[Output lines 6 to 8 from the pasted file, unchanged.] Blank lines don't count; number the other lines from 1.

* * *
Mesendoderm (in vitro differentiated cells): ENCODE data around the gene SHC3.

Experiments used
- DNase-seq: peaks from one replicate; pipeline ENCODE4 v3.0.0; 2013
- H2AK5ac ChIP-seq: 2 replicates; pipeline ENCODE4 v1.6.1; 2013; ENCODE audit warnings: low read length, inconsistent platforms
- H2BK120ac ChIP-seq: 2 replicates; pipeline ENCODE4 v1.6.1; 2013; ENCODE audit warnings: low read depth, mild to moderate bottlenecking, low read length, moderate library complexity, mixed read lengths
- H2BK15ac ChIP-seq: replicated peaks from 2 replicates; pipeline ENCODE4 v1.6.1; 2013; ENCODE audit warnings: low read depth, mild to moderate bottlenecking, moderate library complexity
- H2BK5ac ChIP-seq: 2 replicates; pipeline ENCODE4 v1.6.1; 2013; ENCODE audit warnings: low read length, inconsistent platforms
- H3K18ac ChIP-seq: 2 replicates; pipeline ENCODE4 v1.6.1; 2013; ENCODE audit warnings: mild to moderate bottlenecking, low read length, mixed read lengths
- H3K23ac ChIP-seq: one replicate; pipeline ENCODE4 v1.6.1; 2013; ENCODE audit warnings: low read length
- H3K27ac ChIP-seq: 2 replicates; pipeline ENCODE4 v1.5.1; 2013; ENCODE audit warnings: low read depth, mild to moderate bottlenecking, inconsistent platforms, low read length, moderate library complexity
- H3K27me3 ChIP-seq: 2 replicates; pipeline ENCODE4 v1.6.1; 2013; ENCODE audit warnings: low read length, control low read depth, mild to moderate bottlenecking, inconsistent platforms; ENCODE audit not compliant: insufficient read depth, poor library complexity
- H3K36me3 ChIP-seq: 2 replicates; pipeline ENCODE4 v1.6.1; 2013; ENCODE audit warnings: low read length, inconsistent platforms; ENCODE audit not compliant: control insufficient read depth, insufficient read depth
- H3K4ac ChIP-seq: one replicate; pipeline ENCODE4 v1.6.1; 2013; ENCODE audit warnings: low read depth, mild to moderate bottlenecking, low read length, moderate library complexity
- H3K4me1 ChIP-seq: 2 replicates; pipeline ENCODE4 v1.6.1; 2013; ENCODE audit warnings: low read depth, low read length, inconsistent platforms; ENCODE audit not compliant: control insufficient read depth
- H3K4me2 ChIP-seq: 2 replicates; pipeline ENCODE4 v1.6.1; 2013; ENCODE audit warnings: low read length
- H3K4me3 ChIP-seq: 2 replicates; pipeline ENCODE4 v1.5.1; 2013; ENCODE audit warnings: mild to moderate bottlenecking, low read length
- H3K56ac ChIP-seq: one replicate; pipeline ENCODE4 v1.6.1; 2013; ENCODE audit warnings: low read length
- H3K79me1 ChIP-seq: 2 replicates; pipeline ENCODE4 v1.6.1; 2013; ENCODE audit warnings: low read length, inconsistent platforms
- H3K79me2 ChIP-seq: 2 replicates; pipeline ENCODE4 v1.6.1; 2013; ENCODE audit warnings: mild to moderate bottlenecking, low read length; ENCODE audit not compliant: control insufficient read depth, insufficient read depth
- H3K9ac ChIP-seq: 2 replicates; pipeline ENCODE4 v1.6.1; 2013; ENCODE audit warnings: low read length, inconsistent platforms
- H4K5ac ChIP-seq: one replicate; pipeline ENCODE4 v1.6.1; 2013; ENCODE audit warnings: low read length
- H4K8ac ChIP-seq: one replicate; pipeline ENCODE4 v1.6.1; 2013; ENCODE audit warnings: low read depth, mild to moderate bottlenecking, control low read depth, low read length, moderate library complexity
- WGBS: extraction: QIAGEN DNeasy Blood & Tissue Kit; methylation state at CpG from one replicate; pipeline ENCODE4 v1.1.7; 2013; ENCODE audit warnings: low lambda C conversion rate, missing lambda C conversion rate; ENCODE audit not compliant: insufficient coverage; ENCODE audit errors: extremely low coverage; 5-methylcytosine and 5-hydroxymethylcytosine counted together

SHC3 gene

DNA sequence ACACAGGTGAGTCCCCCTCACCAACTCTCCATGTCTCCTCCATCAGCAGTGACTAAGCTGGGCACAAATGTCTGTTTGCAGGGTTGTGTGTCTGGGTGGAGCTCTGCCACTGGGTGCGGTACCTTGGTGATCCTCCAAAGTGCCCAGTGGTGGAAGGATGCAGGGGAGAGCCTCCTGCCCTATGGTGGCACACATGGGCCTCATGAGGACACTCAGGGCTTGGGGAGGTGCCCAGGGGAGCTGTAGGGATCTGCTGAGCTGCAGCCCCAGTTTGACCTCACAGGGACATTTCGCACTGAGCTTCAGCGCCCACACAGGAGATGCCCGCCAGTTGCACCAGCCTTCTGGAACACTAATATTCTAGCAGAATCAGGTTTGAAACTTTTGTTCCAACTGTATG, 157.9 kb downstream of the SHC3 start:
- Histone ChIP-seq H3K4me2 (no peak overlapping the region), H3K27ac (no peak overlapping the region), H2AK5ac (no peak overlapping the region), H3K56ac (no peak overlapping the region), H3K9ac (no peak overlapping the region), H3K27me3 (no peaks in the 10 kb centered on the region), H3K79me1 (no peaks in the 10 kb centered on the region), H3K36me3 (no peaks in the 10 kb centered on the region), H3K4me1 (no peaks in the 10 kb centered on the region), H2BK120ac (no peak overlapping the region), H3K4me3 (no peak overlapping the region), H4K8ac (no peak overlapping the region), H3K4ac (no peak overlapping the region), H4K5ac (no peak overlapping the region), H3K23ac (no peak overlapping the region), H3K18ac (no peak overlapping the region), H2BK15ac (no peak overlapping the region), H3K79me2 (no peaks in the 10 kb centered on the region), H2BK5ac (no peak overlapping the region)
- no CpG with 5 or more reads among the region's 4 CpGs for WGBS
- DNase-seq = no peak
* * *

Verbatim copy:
- H2BK15ac ChIP-seq: replicated peaks from 2 replicates; pipeline ENCODE4 v1.6.1; 2013; ENCODE audit warnings: low read depth, mild to moderate bottlenecking, moderate library complexity
- H2BK5ac ChIP-seq: 2 replicates; pipeline ENCODE4 v1.6.1; 2013; ENCODE audit warnings: low read length, inconsistent platforms
- H3K18ac ChIP-seq: 2 replicates; pipeline ENCODE4 v1.6.1; 2013; ENCODE audit warnings: mild to moderate bottlenecking, low read length, mixed read lengths